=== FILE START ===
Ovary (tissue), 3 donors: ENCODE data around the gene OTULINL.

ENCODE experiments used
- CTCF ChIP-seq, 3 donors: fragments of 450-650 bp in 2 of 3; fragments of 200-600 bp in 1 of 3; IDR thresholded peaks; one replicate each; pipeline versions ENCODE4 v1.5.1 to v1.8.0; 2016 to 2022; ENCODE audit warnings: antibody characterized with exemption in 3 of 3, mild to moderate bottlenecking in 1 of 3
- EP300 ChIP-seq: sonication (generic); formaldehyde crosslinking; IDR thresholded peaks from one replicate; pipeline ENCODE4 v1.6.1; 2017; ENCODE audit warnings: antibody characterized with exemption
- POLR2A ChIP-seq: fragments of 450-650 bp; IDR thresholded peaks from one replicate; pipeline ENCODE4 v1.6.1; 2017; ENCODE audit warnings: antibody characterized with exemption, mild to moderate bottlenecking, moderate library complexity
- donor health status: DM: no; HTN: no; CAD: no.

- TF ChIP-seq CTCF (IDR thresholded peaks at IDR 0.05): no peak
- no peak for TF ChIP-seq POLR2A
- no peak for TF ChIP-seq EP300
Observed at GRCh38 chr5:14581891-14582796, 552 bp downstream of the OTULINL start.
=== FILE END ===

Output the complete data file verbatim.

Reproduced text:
Ovary (tissue), 3 donors: ENCODE data around the gene OTULINL.

ENCODE experiments used
- CTCF ChIP-seq, 3 donors: fragments of 450-650 bp in 2 of 3; fragments of 200-600 bp in 1 of 3; IDR thresholded peaks; one replicate each; pipeline versions ENCODE4 v1.5.1 to v1.8.0; 2016 to 2022; ENCODE audit warnings: antibody characterized with exemption in 3 of 3, mild to moderate bottlenecking in 1 of 3
- EP300 ChIP-seq: sonication (generic); formaldehyde crosslinking; IDR thresholded peaks from one replicate; pipeline ENCODE4 v1.6.1; 2017; ENCODE audit warnings: antibody characterized with exemption
- POLR2A ChIP-seq: fragments of 450-650 bp; IDR thresholded peaks from one replicate; pipeline ENCODE4 v1.6.1; 2017; ENCODE audit warnings: antibody characterized with exemption, mild to moderate bottlenecking, moderate library complexity
- donor health status: DM: no; HTN: no; CAD: no.

- TF ChIP-seq CTCF (IDR thresholded peaks at IDR 0.05): no peak
- no peak for TF ChIP-seq POLR2A
- no peak for TF ChIP-seq EP300
Observed at GRCh38 chr5:14581891-14582796, 552 bp downstream of the OTULINL start.